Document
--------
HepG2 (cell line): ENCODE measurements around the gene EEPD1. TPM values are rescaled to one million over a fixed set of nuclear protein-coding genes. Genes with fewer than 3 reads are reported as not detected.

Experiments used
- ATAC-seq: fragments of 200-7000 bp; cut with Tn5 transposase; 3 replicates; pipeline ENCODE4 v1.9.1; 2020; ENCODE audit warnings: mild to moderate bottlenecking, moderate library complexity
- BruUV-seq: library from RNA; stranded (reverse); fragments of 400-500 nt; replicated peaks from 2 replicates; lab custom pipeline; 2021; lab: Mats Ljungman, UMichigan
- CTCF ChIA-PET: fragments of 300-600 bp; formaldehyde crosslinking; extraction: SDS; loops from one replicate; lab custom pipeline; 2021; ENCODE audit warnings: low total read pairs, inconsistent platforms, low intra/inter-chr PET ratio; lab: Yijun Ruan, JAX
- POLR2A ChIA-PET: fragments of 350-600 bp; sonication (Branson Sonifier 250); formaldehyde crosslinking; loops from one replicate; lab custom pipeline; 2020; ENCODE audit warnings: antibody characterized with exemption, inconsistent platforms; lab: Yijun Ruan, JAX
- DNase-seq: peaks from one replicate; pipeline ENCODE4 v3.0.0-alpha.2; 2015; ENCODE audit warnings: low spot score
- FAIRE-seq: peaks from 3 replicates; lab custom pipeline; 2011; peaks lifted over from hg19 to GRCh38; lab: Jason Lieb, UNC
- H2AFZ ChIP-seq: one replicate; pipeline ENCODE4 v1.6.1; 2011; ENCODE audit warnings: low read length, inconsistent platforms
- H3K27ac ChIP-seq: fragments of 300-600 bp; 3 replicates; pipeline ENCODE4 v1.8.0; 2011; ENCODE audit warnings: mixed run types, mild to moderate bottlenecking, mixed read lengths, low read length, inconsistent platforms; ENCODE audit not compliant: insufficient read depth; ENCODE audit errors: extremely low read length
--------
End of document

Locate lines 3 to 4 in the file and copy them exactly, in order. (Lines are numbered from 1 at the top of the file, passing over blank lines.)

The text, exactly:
- ATAC-seq: fragments of 200-7000 bp; cut with Tn5 transposase; 3 replicates; pipeline ENCODE4 v1.9.1; 2020; ENCODE audit warnings: mild to moderate bottlenecking, moderate library complexity
- BruUV-seq: library from RNA; stranded (reverse); fragments of 400-500 nt; replicated peaks from 2 replicates; lab custom pipeline; 2021; lab: Mats Ljungman, UMichigan